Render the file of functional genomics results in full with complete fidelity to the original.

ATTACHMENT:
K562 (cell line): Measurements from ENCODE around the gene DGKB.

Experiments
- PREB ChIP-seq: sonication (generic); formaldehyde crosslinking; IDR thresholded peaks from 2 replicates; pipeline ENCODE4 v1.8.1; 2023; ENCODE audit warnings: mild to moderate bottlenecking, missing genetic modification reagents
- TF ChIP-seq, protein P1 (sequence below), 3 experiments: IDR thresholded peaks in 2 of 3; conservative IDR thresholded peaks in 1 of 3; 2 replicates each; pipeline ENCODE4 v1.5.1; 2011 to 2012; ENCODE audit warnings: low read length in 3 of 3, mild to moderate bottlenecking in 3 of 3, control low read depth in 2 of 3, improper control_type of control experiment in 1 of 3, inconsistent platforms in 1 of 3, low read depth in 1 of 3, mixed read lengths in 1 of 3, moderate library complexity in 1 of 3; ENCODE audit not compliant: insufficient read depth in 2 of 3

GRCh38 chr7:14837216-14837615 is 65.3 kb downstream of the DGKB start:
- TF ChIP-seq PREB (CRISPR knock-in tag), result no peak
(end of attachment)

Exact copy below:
K562 (cell line): Measurements from ENCODE around the gene DGKB.

Experiments
- PREB ChIP-seq: sonication (generic); formaldehyde crosslinking; IDR thresholded peaks from 2 replicates; pipeline ENCODE4 v1.8.1; 2023; ENCODE audit warnings: mild to moderate bottlenecking, missing genetic modification reagents
- TF ChIP-seq, protein P1 (sequence below), 3 experiments: IDR thresholded peaks in 2 of 3; conservative IDR thresholded peaks in 1 of 3; 2 replicates each; pipeline ENCODE4 v1.5.1; 2011 to 2012; ENCODE audit warnings: low read length in 3 of 3, mild to moderate bottlenecking in 3 of 3, control low read depth in 2 of 3, improper control_type of control experiment in 1 of 3, inconsistent platforms in 1 of 3, low read depth in 1 of 3, mixed read lengths in 1 of 3, moderate library complexity in 1 of 3; ENCODE audit not compliant: insufficient read depth in 2 of 3

GRCh38 chr7:14837216-14837615 is 65.3 kb downstream of the DGKB start:
- TF ChIP-seq PREB (CRISPR knock-in tag), result no peak